Recovery on the rise for post-consumer plastics

Volumes of post-consumer plastics recovered for recycling have increased sharply in recent years, according to a recent report

According to the British Plastics Federation (BPF), UK industry consumes 4.8m tonnes of polymers a year and produces some 2.5m tonnes of end product. Packaging accounts for the largest area of demand, making up 40% of UK polymer supply, followed by construction products (22%) and electrical equipment, housewares, agricultural products and vehicle manufacture (30%).

The volumes of post-consumer plastics recovered for recycling have increased sharply in recent years from an estimated 535 kilo tonnes in 2005 to just under 1,000 kilo tonnes in 2010. This is one of the key findings to emerge in Plastics Recycling Market Report - UK 2011-2015 Analysis, the fourth edition of AMA Research's detailed assessment of the nation's plastics recycling market.

The market researchers' latest report, published in September, provides an in-depth overview of consumption patterns as well as plastic waste arisings, the plastics recycling market and market structure. One of the notable findings to come out of the report is that there is a substantial ongoing increase in private sector investment in plastic recycling infrastructure.

Currently there is around 60 kilo tonnes per annum coming on stream in 2011, a further 80-100 kilo tonnes per annum in 2012, 50-70 kilo tonnes per annum in 2013 and possibly 200 kilo tonnes per annum or more 2014-2020. As the market is evolving, these figures may understate real growth rates.

The report shows that since 2007, a number of companies, including Closed Loop London, ECO Plastics, Biffa Polymers and Jayplas, have made a substantial investment in expanding capacity, particularly in the area of closed loop packaging recycling. As the market research reveals, some of the larger companies involved in recycling plastic waste are divisions of plastics products manufacturers but most are dedicated plastic waste reprocessors.

Given the increasing investment, perhaps not surprisingly, the volumes of post-consumer plastics recovered for recycling have been increasing in recent years from an estimated 535 kilo tonnes in 2005 to just under 1,000 kilo tonnes in 2010. AMA Research anticipates that further growth will reach between 1,590 kilo tonnes and 1,870 kilo tonnes in 2015. The majority of plastic waste that is recovered is exported to China.

Interestingly, the report suggests that the improvement in the development of a more cohesive plastic waste collection system in China could see a shift among Chinese reprocessors away from importing towards sourcing locally. This would obviously be good news for UK reprocessors as it would mean more material would become available.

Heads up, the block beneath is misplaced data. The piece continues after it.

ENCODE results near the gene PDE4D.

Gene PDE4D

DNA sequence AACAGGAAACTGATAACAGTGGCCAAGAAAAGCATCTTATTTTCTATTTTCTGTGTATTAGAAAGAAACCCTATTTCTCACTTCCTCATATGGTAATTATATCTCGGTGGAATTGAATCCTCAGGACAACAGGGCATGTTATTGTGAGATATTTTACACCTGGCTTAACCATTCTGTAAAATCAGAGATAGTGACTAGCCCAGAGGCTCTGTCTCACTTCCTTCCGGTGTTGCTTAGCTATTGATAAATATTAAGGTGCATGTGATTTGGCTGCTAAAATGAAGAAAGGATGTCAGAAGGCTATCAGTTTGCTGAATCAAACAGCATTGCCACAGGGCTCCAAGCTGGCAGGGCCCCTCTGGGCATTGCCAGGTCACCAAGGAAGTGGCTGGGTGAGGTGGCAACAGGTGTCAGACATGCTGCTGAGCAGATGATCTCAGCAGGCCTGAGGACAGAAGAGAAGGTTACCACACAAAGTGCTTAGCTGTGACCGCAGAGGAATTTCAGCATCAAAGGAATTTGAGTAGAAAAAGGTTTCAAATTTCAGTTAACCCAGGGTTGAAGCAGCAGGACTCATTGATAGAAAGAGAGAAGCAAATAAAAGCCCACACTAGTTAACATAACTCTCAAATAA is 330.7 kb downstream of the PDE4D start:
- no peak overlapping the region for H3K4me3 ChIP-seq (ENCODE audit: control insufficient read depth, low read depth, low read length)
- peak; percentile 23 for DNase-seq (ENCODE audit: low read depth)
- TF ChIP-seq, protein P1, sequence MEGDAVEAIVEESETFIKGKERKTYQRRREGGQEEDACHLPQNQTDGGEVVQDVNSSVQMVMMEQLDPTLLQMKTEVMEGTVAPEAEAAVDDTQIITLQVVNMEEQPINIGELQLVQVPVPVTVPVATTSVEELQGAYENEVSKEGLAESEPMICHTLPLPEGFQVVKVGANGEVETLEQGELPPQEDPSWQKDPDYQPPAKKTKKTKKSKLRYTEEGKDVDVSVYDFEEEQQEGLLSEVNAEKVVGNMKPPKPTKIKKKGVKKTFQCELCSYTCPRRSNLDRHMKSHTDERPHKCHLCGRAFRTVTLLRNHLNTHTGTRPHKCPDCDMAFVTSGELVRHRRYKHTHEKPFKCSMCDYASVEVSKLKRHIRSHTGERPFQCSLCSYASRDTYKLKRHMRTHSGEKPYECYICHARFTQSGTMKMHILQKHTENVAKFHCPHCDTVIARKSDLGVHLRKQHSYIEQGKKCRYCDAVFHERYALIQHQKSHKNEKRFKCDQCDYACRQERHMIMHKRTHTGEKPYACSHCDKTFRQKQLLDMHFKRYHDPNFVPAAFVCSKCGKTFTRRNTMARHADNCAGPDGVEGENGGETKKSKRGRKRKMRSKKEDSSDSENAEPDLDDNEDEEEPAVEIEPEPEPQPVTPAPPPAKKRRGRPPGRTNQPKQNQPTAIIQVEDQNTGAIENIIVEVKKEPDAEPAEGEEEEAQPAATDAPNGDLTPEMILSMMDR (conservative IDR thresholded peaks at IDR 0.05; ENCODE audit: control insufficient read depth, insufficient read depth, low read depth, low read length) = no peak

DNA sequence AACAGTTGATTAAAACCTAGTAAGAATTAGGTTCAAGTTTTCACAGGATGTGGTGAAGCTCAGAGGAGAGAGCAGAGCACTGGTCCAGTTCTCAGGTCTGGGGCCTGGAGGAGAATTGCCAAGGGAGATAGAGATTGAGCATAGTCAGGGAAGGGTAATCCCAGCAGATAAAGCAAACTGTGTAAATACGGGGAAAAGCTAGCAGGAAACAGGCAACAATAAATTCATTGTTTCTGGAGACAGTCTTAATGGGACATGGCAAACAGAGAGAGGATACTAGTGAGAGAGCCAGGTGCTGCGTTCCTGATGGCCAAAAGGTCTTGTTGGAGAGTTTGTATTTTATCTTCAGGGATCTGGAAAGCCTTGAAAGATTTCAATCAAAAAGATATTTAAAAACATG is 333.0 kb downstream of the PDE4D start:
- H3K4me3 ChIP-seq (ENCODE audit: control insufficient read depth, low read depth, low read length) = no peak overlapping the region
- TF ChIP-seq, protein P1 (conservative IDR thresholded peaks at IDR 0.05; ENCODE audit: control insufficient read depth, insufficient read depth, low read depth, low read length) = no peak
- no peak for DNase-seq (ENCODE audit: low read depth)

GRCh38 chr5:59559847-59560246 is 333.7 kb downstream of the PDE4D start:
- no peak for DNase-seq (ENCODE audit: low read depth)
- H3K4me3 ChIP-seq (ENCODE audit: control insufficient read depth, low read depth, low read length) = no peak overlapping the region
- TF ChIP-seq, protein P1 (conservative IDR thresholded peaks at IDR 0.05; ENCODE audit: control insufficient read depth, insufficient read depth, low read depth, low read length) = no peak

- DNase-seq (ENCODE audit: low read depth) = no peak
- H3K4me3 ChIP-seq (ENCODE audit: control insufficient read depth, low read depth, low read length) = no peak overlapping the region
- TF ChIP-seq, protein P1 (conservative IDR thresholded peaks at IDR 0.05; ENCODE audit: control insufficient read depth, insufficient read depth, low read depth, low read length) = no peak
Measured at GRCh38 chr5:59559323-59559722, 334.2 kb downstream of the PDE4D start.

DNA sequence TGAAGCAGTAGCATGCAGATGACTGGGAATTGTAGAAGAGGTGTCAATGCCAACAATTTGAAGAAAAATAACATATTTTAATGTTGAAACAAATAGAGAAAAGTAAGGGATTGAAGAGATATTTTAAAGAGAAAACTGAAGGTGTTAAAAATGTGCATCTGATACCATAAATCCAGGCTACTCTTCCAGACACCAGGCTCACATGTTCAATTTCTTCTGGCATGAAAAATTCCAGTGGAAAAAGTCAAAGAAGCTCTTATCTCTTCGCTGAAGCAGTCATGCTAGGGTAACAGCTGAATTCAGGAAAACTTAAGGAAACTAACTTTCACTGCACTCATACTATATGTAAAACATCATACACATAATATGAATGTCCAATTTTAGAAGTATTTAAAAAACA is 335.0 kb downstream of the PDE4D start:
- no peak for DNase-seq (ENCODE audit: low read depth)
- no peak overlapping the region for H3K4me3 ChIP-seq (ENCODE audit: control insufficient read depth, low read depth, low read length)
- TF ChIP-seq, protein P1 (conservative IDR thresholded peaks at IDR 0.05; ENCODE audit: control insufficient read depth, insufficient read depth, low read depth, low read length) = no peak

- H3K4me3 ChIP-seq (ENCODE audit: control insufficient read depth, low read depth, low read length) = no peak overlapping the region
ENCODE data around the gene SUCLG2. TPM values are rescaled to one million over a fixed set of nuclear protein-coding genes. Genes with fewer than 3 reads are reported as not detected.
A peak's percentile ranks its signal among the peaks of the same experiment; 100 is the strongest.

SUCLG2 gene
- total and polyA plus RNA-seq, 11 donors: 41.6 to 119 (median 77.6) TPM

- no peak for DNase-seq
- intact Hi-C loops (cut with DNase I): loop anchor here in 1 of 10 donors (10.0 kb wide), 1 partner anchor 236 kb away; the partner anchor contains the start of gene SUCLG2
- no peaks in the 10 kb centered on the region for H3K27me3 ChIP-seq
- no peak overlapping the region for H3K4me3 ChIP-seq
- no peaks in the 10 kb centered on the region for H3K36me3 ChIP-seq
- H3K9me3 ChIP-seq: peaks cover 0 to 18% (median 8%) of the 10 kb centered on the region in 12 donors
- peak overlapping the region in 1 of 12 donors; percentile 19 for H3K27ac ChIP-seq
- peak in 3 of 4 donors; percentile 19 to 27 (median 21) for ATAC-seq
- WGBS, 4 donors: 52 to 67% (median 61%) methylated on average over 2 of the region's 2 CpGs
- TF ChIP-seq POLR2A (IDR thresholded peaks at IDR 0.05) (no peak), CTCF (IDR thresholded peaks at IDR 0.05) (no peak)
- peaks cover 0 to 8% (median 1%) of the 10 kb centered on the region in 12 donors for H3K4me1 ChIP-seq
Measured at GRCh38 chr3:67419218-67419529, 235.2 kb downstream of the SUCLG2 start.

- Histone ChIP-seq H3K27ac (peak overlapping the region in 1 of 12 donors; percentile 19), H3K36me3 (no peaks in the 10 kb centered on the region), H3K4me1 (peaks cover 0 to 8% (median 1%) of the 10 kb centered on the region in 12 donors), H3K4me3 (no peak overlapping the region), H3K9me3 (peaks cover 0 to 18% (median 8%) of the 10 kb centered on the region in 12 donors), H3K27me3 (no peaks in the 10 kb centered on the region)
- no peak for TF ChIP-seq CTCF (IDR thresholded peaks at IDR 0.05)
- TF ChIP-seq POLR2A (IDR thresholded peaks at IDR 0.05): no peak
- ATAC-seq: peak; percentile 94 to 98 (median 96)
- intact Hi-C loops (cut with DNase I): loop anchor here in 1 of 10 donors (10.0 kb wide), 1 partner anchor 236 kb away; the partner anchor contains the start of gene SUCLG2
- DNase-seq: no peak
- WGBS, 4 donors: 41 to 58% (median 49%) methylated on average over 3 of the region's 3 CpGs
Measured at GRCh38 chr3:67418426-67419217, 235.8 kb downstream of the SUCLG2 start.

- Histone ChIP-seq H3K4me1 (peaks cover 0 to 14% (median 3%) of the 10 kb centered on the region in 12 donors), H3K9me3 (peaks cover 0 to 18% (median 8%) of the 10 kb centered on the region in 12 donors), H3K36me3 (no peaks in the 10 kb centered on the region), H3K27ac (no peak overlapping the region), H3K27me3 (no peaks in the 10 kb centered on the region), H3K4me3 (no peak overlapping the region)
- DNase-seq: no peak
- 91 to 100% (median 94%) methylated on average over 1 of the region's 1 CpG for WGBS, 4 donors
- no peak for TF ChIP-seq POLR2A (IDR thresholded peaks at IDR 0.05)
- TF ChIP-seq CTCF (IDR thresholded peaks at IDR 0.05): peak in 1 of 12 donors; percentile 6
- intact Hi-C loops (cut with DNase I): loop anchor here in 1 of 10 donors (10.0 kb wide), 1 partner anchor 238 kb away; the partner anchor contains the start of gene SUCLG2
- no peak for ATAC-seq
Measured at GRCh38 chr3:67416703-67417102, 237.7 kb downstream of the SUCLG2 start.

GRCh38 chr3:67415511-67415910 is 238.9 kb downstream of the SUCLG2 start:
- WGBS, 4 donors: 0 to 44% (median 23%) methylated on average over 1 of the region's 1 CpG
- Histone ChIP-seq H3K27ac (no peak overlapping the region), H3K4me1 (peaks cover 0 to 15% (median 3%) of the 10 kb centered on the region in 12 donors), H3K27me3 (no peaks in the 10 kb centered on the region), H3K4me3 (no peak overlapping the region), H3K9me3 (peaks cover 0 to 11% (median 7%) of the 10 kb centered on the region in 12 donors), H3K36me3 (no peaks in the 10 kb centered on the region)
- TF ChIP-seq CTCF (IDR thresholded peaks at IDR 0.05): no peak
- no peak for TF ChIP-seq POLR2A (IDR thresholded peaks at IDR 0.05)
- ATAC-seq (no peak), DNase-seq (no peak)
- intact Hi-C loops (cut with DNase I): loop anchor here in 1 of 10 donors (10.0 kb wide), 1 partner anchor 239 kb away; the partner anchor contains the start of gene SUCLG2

On this issue of UK reprocessor output, it is clear that any increase is dependent on a range of macro-economic and political developments. AMA Research identifies a number of key market factors that are expected to drive up volumes of waste collected for reprocessing and UK reprocessing output.

These include a commitment from WRAP to provide financial and technical support; an increase in the private sector investment in plastic recycling infrastructure; increases in the collection of bottle waste; increases in recycled content in PET and HDPE bottles; increases in volumes of waste electrical and electronic equipment collected reflecting regulatory change in 2007; and higher prices for virgin polymers than recycled alternatives underpinned by high global oil prices.

But the report also identifies important factors that could constrain growth rates, such as a decrease in the volume of suitable plastics waste arisings due to a decline in the levels of household/commercial consumption and/or greater levels of reuse.

Other factors that could have a negative impact include an increased or sustained demand from Chinese reprocessors that offer more competitive prices to UK operators of material recycling facilities or plastic recycling facilities; higher levels of competition among UK reprocessors for limited higher quality feedstock; and competitive pricing for virgin materials. The role of consumers is prominent in the study findings.

The research indicates that household/consumer plastic recycling has been focused very much on bottles. As collection systems have expanded to meet this, the volumes of bottle recycling have increased to over 263 kilo tonnes in 2009. The development of the UK's "bottle-to-bottle" or closed loop reprocessing plants suggests that there will be a further improvement in bottle waste recycling.


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